Weddings of Worldly Acquaintances
OFTEN it happens that Christians are invited to attend and even participate in weddings of worldly relatives and acquaintances that are conducted in buildings dedicated to false religious worship. In this event, what decision will you make? Will you attend, or not? Is it wrong to participate in such a wedding ceremony? How would you determine the matter?
Christians realize that the Bible draws a sharp distinction between true worship and false. They know that God does not approve of religious organizations that do not adhere strictly to the teachings of his Word. Therefore, they do not share in any way in the services of such organizations. Rather, they heed the Scriptural counsel: “Do not become unevenly yoked with unbelievers. For what sharing do righteousness and lawlessness have? . . . Or what portion does a faithful person have with an unbeliever? . . . ‘Therefore get out from among them, and separate yourselves,’ says Jehovah, ‘and quit touching the unclean thing.”’—2 Cor. 6:14-17.
However, in regard to a wedding, in most countries it is basically a civil ceremony, although often conducted by a clergyman. The clergyman who legalizes the marriage receives his authority to marry people from the State. In view of this, a Christian may reason that there is no direct Scriptural command prohibiting him from attending and participating, regardless of whether the wedding is in the building of a false religious organization or not. This is correct; however, there are other factors that a Christian will want to consider.
When a wedding ceremony is conducted in a religious building under the oversight of a clergyman, it is usually very closely linked with that religion’s worship. For instance, there may be singing and prayers offered, and in some instances those in attendance may be expected to kneel or perform some other religious acts. In view of what the Bible says, a Christian could not conscientiously join in the prayers offered to a triune god or in any way have a part in the religious exercises of an organization that misrepresents the true God Jehovah and his teachings. What would this situation mean?
It would mean that a Christian, particularly one participating as a member of the bridal party, would find himself very closely associated with what the Bible shows to be false worship. He would be out of place at such a wedding, perhaps conspicuously so. Everyone else may be performing religious exercises in which it would be an act of apostasy for him to share. (John 4:24) The clergyman, the bride and groom and others in attendance may be embarrassed and even angered by what seems to them the Christian’s extreme disrespect. Under the emotional pressure of the moment can one be sure that he would not compromise? Would he weaken under such pressure and do something that would merit God’s disapproval? Would he be able to determine what actions and movements actually involve false worship so as to avoid them?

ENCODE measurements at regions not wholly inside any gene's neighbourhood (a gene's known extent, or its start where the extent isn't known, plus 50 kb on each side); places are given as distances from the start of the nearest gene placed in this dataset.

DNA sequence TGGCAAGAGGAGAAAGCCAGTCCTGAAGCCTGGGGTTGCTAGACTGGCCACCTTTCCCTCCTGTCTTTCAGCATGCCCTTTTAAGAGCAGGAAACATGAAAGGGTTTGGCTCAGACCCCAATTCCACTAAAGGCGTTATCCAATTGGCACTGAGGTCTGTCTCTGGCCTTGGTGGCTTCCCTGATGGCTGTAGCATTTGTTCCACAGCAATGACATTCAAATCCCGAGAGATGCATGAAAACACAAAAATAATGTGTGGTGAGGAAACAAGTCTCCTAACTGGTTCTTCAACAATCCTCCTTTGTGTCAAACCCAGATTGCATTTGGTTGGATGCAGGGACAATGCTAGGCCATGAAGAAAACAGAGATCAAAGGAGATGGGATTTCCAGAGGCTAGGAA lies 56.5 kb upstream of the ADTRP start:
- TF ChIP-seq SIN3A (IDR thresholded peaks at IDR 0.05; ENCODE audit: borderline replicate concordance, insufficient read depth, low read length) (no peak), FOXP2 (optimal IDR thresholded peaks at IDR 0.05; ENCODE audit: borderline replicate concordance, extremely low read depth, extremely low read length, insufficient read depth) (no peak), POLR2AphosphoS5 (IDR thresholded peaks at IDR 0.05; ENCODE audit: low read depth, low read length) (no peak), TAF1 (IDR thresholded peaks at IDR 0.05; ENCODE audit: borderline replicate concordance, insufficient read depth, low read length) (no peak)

A Christian will, therefore, want to consider carefully the advisability of participating in such a function. He certainly does not want to do anything that will endanger his relationship with Jehovah God. So he will have to decide: Is sharing in a wedding under the supervision of a false religious organization in keeping with God’s command to “flee from idolatry”? Does it harmonize with the injunction: “‘Get out from among them, and separate yourselves,’ says Jehovah, ‘and quit touching the unclean thing’”? A mature Christian does not want to see how close he can come to participating in false worship; rather, he wants to keep as far away as possible from any influence or associations that may endanger his relationship with God.—1 Cor. 10:14; 2 Cor. 6:17.
TO PLEASE OTHERS
But a dedicated Christian may reason that accepting an invitation to the wedding of a close worldly acquaintance will help to maintain friendly relations with that person. On the other hand, refusal to attend and participate in the wedding may create hard feelings and make it impossible any longer to talk to that one about the truth of God’s Word.
Of course, it is the purpose of Christians to help worldly acquaintances to become free from unbiblical teachings, but will participating in their weddings really serve to that end? Even if you feel that there is no danger that you will compromise, will your steadfastness at the wedding in refusing to have any part in the religious exercises contribute to the pleasantness of the occasion for them and their worldly guests? May not your conduct, rather, mar the occasion for them and cause embarrassment? It would be proper to explain these possibilities to your worldly relative or acquaintance in advance.
Likely an honest, straightforward explanation of your feelings and beliefs will not offend, but, rather, will create respect and a much firmer basis for continued Bible discussions. For example, should a close worldly relative or acquaintance ask you to participate as “maid of honor” or “best man” at his religious wedding, you may tell him how honored you feel that he should want you to be so closely connected with this important moment of his life. But then you might explain in words to this effect: